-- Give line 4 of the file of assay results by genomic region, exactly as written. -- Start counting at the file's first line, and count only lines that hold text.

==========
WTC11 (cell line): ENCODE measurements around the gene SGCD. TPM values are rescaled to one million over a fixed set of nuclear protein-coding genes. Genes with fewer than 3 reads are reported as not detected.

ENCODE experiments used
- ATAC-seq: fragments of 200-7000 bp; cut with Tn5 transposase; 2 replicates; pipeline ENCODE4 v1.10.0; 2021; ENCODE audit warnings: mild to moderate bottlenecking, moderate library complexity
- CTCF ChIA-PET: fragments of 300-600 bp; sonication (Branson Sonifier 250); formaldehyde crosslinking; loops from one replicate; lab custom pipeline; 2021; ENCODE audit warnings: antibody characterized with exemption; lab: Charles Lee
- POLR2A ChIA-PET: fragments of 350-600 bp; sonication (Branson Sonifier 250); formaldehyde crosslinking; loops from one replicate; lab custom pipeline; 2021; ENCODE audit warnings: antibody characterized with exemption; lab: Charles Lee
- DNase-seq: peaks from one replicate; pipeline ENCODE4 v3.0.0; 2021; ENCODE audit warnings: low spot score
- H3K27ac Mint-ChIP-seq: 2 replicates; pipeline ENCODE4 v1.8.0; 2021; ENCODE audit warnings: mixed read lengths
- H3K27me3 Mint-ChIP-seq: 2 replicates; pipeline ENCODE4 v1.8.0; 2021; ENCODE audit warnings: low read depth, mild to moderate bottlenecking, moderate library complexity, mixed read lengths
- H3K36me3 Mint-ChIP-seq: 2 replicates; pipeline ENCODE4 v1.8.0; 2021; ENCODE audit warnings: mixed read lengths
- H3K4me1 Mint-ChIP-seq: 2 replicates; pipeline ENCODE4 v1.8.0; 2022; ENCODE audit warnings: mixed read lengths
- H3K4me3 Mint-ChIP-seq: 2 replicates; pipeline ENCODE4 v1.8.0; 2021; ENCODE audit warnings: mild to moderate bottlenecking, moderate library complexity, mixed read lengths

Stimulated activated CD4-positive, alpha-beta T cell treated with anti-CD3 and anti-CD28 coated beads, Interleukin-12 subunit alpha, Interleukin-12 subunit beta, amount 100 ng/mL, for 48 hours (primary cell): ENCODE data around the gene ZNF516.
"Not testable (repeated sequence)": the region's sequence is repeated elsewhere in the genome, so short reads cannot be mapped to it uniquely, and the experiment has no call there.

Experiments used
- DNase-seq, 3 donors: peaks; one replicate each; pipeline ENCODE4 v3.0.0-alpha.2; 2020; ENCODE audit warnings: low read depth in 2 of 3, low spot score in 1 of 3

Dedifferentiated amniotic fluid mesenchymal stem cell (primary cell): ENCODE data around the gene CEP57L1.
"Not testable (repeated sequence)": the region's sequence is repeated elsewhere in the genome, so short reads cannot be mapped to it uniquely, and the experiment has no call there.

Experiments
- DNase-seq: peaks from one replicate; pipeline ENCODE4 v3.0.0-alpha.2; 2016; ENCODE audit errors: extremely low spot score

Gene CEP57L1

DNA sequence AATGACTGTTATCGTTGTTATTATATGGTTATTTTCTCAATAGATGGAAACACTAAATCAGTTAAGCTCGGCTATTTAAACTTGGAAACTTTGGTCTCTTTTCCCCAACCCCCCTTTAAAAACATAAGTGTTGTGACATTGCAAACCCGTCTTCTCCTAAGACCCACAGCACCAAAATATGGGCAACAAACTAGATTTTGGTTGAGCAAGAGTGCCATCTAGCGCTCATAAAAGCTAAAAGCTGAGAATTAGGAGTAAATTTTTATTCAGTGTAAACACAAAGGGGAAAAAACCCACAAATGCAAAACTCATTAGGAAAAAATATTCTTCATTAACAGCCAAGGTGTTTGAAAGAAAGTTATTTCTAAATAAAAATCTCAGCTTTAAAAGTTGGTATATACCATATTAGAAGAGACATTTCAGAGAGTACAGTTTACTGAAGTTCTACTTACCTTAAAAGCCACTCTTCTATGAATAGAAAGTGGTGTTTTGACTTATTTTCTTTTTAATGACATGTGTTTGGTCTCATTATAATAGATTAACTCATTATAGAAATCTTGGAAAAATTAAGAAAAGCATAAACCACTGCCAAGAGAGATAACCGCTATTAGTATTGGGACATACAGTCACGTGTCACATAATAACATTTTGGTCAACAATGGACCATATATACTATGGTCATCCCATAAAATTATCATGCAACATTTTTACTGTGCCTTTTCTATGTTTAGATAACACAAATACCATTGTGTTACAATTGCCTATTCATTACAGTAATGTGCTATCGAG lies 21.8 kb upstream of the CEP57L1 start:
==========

- CTCF ChIA-PET: fragments of 300-600 bp; sonication (Branson Sonifier 250); formaldehyde crosslinking; loops from one replicate; lab custom pipeline; 2021; ENCODE audit warnings: antibody characterized with exemption; lab: Charles Lee